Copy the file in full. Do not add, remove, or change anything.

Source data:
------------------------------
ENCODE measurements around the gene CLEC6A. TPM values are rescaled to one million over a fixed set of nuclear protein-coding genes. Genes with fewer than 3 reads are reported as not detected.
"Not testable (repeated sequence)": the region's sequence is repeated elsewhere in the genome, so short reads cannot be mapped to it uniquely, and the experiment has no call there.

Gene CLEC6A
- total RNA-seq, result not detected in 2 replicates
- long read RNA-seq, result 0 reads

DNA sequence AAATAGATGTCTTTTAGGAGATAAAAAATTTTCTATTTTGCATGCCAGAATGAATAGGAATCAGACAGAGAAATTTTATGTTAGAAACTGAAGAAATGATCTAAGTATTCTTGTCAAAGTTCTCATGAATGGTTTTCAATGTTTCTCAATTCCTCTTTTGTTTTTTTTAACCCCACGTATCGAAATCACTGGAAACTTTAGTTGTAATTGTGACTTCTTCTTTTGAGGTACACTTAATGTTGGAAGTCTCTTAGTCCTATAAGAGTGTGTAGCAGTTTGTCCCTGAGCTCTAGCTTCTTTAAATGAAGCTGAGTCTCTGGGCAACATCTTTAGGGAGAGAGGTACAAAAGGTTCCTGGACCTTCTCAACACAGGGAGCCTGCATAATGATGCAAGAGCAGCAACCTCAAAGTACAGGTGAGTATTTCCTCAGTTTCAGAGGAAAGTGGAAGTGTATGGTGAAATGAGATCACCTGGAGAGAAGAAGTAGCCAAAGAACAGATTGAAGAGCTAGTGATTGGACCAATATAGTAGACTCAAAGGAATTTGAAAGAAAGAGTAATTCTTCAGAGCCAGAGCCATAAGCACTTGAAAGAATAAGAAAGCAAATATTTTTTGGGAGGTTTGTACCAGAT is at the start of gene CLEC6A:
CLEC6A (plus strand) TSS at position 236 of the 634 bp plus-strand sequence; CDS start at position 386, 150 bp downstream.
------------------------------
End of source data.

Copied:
ENCODE measurements around the gene CLEC6A. TPM values are rescaled to one million over a fixed set of nuclear protein-coding genes. Genes with fewer than 3 reads are reported as not detected.
"Not testable (repeated sequence)": the region's sequence is repeated elsewhere in the genome, so short reads cannot be mapped to it uniquely, and the experiment has no call there.

Gene CLEC6A
- total RNA-seq, result not detected in 2 replicates
- long read RNA-seq, result 0 reads

DNA sequence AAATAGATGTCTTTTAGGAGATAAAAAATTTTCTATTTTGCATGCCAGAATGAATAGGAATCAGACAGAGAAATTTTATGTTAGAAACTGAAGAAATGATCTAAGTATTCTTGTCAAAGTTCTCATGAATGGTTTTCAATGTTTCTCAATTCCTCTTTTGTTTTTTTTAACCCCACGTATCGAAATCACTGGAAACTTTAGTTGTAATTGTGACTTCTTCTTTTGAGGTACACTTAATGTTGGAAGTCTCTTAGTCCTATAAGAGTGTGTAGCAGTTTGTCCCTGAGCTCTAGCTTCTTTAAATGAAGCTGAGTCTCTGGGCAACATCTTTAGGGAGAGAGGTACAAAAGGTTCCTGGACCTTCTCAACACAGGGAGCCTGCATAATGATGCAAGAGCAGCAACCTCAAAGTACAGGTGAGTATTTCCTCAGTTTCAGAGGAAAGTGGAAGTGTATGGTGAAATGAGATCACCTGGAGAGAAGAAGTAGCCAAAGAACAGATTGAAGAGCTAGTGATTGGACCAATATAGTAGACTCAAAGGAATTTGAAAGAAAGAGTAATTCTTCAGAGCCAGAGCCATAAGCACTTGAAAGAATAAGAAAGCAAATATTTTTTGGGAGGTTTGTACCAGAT is at the start of gene CLEC6A:
CLEC6A (plus strand) TSS at position 236 of the 634 bp plus-strand sequence; CDS start at position 386, 150 bp downstream.